1. Come up with a name for your terraform project. It could be test, dev, S/4Server, HANA, or anything you want. Now create a folder with that name in this directory and copy the main.tf and variables.tf into the folder like below. I named my folder test:

Note: The main.tf contains the blueprint for our S/4HANA Server infrastructure-wise. Terraform will run against this main.tf. The variables.tf contain variables that we will be populating specific to our S/4HANA Instance. At this point, the variables.tf should be blank, except for a few variables.

 

Parameters that need to be filled out for Execution:

For this project to run successfully we need to fill out two separate variables/config/parameters files, whatever you would like to call them. One file is for our Terraform Parameters, so related to the infrastructure. The other file is for Ansible and related to our config, HANA, and SWPM parameters for S/4HANA.

The Terraform parameters file will now be in /etc/ansible/terraform/AWS/<The Name of the folder you created in previous step>/variables.tf. Open this file and maintain Parameters. I have provided a short description for these below:

Provider_region: The region your AWS account is located and the region you would like to provision new EC2 instances in.

Instance_name: Name of the server you are creating. Name it anything you want.

Ami_id: I have prepopulated this to SUSE Linux 15 SP2 for you.

Instance_Type: I have prepopulated this with an r4.8xlarge

Volume_availability_zone: The AZ that you want the volume created in.

Volume_Size: I have prepopulated this with 1024GB

Volume_name: Create a name for the volume

Hosts_filename: Here provide the location “/etc/ansible/<any name you want>” This parameter will create a hosts file at that location for Ansible to consume. You can name it the same as your Terraform Project folder name or put any name you want. You will need this name later when we try to run the project.

Key_name: Input the key pair name in the AWS account that you would like to use to provision the servers. This key will also be used by ansible to ssh into them and install the software.

Now we have gotten through all our Terraform parameters, let’s look at the ansible parameters. All ansible parameters can be found in /etc/ansible/vars/ansible_vars.yml. All of them will need to be filled out, and few have already been prepopulated for you. Below are some that I would like to explain to you:

Private_key: This parameter takes the location of private key that you used to create the EC2 instance. This will need to be a location accessible to the Terraform/Ansible Server.

HANA_media: This parameter takes the location of the HANA_media. This will need to be a location either on your terraform/ansible server or accessible to it.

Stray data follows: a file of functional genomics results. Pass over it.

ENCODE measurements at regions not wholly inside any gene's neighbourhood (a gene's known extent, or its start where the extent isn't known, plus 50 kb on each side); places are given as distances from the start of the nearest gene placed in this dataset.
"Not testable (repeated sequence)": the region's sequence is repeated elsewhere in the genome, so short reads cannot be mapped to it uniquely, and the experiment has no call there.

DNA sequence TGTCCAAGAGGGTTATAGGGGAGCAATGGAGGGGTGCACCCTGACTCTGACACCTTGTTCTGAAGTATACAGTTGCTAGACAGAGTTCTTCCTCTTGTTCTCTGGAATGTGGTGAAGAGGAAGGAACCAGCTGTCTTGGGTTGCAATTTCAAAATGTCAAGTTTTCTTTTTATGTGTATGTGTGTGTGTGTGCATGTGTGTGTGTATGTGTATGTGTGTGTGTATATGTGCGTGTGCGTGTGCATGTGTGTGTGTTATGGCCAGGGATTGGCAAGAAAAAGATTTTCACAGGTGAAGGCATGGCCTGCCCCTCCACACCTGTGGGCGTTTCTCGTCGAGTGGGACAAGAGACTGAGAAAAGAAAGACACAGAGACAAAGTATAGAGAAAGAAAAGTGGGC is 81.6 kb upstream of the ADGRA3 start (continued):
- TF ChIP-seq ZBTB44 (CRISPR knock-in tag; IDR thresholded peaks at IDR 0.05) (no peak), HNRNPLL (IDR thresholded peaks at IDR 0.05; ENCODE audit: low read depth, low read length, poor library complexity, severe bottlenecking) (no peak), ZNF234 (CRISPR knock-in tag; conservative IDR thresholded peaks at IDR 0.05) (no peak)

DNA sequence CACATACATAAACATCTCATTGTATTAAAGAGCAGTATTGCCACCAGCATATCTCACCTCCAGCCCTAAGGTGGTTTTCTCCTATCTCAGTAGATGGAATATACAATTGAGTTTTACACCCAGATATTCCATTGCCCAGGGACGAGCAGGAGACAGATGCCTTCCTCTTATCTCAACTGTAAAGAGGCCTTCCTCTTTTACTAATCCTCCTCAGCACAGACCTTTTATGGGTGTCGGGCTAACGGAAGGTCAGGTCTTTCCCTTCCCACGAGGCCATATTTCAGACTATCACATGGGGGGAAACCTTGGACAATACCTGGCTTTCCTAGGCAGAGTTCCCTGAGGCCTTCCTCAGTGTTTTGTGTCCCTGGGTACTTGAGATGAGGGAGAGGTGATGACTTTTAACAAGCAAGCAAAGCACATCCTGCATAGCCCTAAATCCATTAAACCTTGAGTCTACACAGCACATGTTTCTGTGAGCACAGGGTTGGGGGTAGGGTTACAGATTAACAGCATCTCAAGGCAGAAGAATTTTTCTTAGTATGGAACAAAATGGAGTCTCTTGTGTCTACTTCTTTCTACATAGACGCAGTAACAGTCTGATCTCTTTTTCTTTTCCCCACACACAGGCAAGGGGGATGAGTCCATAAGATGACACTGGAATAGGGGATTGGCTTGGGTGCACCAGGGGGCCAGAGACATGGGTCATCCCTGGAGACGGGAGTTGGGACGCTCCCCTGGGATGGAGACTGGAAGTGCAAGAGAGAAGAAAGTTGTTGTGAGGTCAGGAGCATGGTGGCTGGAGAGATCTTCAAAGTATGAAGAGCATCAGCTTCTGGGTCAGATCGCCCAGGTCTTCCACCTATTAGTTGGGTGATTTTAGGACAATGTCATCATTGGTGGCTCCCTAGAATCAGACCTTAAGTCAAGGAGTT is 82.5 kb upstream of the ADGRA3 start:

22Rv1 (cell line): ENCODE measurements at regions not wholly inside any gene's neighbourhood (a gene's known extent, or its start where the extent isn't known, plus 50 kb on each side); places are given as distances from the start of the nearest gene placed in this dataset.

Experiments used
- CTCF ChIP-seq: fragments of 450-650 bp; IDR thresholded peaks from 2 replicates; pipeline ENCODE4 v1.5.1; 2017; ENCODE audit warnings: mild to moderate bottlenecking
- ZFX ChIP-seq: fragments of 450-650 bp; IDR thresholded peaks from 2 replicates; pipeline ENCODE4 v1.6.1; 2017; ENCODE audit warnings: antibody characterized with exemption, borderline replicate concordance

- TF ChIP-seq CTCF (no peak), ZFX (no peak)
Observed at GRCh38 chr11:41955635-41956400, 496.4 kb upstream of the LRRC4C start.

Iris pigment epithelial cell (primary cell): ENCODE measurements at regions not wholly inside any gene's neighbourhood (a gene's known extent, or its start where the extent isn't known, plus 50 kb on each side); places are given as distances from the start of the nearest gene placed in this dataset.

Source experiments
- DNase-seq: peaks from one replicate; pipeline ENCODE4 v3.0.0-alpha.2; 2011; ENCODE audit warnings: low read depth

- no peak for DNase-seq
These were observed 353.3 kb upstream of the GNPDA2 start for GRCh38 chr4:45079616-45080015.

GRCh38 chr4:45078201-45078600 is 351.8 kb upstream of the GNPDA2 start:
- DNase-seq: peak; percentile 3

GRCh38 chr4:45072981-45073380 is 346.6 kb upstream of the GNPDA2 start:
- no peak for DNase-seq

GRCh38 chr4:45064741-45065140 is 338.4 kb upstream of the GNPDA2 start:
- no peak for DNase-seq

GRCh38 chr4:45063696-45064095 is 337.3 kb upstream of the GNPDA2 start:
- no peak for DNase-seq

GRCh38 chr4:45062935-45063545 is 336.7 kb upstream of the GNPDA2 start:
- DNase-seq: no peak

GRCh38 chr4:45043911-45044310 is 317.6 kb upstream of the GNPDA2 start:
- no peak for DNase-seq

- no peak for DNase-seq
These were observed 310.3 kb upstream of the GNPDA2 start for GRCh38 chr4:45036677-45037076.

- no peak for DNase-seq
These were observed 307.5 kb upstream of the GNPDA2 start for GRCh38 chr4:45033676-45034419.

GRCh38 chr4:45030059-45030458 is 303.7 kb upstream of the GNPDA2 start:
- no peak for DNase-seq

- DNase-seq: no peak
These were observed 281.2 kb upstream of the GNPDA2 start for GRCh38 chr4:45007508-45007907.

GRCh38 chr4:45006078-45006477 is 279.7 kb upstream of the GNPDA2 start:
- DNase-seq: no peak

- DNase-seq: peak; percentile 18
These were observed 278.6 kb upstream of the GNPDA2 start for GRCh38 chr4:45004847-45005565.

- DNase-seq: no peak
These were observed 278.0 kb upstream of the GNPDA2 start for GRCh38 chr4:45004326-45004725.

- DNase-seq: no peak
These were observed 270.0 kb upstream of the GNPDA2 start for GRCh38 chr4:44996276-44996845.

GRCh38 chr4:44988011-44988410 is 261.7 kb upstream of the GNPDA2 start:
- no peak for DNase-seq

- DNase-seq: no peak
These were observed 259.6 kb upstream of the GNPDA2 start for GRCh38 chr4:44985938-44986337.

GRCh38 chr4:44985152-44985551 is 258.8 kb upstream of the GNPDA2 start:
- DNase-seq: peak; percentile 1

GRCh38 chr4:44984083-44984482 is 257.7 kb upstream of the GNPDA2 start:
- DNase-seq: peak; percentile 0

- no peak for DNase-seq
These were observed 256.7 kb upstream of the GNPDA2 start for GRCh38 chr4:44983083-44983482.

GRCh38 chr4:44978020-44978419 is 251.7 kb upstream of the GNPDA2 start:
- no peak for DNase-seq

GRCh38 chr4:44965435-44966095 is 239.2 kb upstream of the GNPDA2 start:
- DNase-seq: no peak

S4_media: This parameter takes the location of the HANA media. This will need to be a location either on your terraform/ansible server or accessible to it.

Terraform_dir: This will need to be the path to your terraform project that you created earlier. For example, the one I am using in the blog post is “/etc/ansible/terraform/AWS/test”. With Test being the name of my terraform project. This parameter requires the full path to project like above.

Note: The rest of the parameters are related to HANA and S/4HANA. Like passwords and locations to SWPM, SAPCAR, etc. Once you have completed these we are finally ready to run our project.

How to run:

To run the project, it is quite simple. In our /etc/ansible directory is our Ansible playbook: sap-deploy.yml

Sap-deploy.yml contains all of the tasks to deploy the infrastructure and install SAP S/4HANA. It will first use terraform to provision the infrastructure and then run ansible to deploy the application. To run, go to /etc/ansible in a terminal window. Run the following command:

ansible-playbook -I <hosts filename> sap-deploy.yml

The <hosts filename> should be replaced with the name you provided for the Hosts_filename parameter. For example if I provided “/etc/ansible/test” for the Hosts_filename parameter, I would put test as my parameter for <hosts filename> in the above Ansible-playbook command.

Now let it run, it should do everything on its own from provisioning the infrastructure to deploying SAP S/4HANA 2020!

Hope you guys found this useful, and please reach out with any questions. In addition, be on the lookout for my second blog post where I will perform a system copy with Terraform and Ansible.

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      2 Comments
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      Author's profile photo Surajit Pramanick
      Surajit Pramanick

      Nicely presented. Easy to follow step-by-step instructions with crisp and clear explanation of each activity. Looking forward to the second part.

      Author's profile photo Yashith Hospet Manjunath
      Yashith Hospet Manjunath

      Fantastic blog post, Darpan!